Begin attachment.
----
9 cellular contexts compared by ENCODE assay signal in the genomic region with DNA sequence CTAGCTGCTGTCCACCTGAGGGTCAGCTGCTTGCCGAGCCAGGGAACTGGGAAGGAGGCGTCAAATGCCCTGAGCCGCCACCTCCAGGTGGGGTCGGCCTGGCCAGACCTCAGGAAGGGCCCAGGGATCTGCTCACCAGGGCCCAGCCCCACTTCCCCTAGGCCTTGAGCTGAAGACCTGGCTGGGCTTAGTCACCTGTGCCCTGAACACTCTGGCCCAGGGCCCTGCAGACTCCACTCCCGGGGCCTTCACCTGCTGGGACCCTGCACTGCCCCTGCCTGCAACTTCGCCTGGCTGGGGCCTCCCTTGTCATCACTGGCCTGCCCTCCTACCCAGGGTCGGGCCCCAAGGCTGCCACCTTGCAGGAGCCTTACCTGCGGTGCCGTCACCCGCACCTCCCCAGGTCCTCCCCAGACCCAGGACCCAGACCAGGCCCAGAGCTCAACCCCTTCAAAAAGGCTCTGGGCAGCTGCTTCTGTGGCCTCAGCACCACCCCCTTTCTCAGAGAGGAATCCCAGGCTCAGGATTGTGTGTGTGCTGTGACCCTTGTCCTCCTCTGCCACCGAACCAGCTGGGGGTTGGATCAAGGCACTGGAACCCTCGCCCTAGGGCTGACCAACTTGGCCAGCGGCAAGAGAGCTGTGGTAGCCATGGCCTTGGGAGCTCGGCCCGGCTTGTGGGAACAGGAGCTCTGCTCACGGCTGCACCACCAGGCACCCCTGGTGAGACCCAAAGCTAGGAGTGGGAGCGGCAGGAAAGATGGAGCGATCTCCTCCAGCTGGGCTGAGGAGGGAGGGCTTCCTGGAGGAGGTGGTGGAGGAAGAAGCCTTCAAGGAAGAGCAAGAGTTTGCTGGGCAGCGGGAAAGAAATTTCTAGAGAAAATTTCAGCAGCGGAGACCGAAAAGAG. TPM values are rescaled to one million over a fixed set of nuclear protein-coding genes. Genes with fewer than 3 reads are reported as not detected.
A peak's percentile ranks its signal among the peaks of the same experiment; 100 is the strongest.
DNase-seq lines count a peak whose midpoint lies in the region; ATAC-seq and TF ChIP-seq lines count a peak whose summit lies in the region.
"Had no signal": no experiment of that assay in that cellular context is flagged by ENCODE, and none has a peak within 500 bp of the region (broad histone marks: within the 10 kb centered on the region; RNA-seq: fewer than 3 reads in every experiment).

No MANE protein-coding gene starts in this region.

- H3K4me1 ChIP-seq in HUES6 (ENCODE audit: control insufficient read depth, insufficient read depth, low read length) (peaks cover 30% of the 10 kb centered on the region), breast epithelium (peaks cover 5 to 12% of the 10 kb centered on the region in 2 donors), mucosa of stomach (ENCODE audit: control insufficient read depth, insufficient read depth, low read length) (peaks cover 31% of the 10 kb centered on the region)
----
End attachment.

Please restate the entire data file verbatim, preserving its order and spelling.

9 cellular contexts compared by ENCODE assay signal in the genomic region with DNA sequence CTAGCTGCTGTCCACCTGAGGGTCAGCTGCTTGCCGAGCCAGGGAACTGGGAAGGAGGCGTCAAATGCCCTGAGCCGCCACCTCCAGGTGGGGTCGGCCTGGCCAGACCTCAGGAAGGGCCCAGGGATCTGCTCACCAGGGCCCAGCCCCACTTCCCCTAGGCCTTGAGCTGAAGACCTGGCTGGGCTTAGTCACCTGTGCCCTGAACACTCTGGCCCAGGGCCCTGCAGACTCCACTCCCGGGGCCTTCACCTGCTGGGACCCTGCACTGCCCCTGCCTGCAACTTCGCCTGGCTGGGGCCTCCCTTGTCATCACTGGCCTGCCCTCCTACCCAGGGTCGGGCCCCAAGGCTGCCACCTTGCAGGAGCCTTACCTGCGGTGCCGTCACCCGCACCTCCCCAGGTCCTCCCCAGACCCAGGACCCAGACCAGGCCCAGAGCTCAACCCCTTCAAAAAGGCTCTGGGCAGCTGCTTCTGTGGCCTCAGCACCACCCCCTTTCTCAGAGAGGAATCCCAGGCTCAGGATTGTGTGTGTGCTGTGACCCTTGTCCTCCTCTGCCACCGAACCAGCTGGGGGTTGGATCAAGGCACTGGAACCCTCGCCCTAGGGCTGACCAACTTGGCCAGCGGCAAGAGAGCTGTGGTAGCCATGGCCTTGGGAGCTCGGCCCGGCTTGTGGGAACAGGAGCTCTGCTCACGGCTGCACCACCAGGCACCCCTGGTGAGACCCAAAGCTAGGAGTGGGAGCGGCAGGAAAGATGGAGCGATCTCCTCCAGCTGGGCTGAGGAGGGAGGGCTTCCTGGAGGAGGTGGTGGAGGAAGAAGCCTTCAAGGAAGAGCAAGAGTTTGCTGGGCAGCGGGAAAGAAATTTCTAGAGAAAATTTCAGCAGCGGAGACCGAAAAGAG. TPM values are rescaled to one million over a fixed set of nuclear protein-coding genes. Genes with fewer than 3 reads are reported as not detected.
A peak's percentile ranks its signal among the peaks of the same experiment; 100 is the strongest.
DNase-seq lines count a peak whose midpoint lies in the region; ATAC-seq and TF ChIP-seq lines count a peak whose summit lies in the region.
"Had no signal": no experiment of that assay in that cellular context is flagged by ENCODE, and none has a peak within 500 bp of the region (broad histone marks: within the 10 kb centered on the region; RNA-seq: fewer than 3 reads in every experiment).

No MANE protein-coding gene starts in this region.

- H3K4me1 ChIP-seq in HUES6 (ENCODE audit: control insufficient read depth, insufficient read depth, low read length) (peaks cover 30% of the 10 kb centered on the region), breast epithelium (peaks cover 5 to 12% of the 10 kb centered on the region in 2 donors), mucosa of stomach (ENCODE audit: control insufficient read depth, insufficient read depth, low read length) (peaks cover 31% of the 10 kb centered on the region)